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Android tablets finally catching on, says Strategy Analytics

It's taken a while but Android tablets may finally be starting to make a dent in Apple's share of the overall tablet market.

RELATED: Tablet ownership nearly doubles over the holidays

FIRST LOOK: The Amazon Kindle Fire

According to the latest research from Strategy Analytics, manufacturers shipped 10.5 million Android-based tablets in the fourth quarter of 2011, good for 39.1% of all tablets shipped in the quarter. Apple's iPad still remained the king of the tablet hill, however, as Apple shipped 15.4 million iPads in the quarter, good for 57.6% of all tablets shipped.

The new numbers do reflect significant growth for Android tablets over the past year, however, as Android-based tablets accounted for just 29% of all shipments in the fourth quarter of 2010 while iPads accounted for a whopping 68.2% of all shipments over the same period. Neil Mawston, the executive director at Strategy Analytics, says the growth of Android tablets has been very similar to the growth of Android-based smartphones, as multiple vendors have all come out with their own versions of tablets that run on Google's free-to-use mobile operating system.

"Dozens of Android models distributed across multiple countries by numerous brands such as Amazon, Samsung, Asus and others have been driving volumes," he says. "Android is so far proving to be relatively popular with tablet manufacturers despite nagging concerns about fragmentation of Android's operating system, user-interface and app store ecosystem."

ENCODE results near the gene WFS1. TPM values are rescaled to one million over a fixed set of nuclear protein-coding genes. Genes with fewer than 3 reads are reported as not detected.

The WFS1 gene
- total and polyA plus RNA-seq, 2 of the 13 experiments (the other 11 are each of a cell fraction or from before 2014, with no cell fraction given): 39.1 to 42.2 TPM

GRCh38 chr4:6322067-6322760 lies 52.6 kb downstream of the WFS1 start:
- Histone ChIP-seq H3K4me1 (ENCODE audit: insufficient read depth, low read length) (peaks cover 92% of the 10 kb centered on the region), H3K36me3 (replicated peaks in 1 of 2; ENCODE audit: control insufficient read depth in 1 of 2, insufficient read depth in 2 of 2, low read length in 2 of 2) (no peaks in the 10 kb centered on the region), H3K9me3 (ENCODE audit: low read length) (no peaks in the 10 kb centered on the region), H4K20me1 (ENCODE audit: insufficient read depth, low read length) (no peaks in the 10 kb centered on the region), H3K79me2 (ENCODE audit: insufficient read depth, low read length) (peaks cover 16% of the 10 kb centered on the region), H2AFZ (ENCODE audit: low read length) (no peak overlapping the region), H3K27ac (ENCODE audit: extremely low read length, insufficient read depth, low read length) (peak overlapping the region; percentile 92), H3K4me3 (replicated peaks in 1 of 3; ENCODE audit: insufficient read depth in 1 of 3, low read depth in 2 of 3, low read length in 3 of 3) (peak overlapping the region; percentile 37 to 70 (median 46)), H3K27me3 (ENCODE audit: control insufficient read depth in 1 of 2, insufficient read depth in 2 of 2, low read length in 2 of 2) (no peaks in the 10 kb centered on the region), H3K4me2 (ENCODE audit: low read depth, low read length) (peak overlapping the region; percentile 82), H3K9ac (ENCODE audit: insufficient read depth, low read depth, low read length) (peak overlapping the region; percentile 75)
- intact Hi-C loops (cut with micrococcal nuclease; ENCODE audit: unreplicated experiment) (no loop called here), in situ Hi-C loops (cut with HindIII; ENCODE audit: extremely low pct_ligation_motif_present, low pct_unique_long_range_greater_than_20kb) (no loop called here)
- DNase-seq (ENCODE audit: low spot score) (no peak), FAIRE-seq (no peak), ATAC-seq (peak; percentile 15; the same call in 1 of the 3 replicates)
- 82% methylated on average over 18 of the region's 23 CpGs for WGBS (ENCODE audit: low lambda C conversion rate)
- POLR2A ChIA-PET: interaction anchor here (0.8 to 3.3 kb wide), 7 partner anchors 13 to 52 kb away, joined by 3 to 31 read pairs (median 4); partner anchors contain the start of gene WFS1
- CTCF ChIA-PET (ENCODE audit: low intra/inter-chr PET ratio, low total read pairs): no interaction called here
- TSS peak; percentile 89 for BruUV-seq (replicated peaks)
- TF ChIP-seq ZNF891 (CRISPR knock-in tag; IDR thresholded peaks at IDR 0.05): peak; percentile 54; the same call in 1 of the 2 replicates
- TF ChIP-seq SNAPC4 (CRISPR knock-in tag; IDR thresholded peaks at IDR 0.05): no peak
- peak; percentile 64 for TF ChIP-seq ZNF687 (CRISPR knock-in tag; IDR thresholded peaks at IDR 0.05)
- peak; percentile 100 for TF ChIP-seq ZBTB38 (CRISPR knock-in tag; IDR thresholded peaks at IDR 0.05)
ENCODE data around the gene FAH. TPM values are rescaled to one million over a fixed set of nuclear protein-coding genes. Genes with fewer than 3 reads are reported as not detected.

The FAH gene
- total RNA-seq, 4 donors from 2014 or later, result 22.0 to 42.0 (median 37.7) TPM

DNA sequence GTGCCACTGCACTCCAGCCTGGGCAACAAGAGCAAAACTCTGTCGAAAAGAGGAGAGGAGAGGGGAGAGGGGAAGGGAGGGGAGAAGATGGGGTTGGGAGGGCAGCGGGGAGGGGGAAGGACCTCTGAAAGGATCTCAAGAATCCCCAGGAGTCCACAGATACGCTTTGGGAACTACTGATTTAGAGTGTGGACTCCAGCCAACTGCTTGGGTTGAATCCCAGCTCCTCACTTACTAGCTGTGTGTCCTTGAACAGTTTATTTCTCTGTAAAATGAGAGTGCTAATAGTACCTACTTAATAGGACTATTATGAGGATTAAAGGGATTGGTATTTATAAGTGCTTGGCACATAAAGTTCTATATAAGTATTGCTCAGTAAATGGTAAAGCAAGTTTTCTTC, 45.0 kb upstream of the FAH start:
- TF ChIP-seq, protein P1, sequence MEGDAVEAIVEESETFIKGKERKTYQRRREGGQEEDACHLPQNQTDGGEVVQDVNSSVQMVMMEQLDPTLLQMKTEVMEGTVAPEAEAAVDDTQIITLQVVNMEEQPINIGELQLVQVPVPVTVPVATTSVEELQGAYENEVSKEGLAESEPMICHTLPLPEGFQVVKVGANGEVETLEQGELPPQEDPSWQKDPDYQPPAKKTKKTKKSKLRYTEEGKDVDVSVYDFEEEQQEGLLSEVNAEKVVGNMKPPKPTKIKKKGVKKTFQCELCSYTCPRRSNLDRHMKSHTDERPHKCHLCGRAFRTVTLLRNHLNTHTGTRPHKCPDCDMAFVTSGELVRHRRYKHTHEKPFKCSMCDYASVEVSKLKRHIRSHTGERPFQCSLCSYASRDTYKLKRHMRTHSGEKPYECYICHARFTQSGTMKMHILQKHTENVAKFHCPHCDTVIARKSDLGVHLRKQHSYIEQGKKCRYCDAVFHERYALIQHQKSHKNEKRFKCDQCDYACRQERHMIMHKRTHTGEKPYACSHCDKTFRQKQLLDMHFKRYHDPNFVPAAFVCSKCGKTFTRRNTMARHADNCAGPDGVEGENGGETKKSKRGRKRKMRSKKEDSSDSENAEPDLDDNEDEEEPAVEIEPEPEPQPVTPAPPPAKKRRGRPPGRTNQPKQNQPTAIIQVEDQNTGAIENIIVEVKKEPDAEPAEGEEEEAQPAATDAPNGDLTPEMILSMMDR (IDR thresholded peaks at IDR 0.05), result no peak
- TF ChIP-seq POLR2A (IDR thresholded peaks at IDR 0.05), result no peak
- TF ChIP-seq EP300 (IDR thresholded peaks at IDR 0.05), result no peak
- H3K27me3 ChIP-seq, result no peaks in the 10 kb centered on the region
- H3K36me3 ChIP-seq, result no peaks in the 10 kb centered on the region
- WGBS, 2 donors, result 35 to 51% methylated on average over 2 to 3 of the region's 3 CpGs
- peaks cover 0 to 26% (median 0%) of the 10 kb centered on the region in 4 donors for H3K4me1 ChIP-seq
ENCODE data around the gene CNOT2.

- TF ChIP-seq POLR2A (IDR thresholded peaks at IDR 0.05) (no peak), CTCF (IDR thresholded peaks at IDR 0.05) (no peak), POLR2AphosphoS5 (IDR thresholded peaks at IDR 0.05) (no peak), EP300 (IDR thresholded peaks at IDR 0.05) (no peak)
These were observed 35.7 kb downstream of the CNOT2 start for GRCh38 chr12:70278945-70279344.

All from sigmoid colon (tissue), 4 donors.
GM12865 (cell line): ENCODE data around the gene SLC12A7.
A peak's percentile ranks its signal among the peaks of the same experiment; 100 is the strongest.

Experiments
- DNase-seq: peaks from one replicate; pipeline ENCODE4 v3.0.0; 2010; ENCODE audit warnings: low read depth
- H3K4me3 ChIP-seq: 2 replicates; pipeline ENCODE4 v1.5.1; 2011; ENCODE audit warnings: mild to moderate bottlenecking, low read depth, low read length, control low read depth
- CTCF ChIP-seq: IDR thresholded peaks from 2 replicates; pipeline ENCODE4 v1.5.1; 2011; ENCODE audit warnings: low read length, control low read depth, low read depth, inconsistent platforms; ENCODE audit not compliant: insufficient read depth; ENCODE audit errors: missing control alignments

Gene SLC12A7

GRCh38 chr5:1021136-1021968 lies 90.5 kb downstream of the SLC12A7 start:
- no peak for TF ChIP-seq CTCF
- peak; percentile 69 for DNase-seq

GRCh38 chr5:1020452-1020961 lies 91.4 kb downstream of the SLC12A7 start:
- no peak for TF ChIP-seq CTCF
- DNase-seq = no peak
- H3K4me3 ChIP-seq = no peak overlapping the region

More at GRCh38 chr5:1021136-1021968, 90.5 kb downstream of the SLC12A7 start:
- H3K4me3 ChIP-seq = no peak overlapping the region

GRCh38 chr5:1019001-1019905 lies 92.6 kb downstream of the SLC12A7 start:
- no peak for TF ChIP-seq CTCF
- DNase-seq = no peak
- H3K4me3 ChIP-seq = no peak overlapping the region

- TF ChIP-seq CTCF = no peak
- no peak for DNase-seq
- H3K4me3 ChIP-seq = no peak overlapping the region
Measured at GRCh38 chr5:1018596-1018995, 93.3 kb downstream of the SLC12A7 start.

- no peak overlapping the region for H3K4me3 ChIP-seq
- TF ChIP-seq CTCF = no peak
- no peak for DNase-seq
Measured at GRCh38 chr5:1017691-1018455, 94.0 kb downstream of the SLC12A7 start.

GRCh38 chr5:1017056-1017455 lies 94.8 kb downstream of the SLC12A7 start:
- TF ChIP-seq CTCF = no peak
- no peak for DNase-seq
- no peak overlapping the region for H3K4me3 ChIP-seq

Google has attempted to address fragmentation complaints on its Android devices with the release of Android 4.0 (a.k.a., "Ice Cream Sandwich"), the first version of the Android platform that's designed to run the same on both tablets and smartphones. The operating system also comes with several new features, including a lock screen that can unlock using facial recognition software; Android Beam, technology that lets users send contact information, directions, Web pages and more via NFC by tapping their phones together; and integration with the Google+ social network that lets users host online video chats among their circles of friends.

Although Apple's iPad has completely dominated the tablet market over the last two years, a new batch of low-cost tablets started hitting the market over the past month, led by Amazon's popular Kindle Fire tablet that sells for $199 and that runs on Google's Android operating system. Amazon has claimed that the Kindle Fire has been "the most successful product we've ever launched" and Barclays analyst Anthony DiClemente estimated that Amazon sold 5.5 million Kindle Fire units over the first quarter of its release. These numbers still pale in comparison to that iPad, however, which sold an estimated 13 million units in the fourth quarter of 2011.

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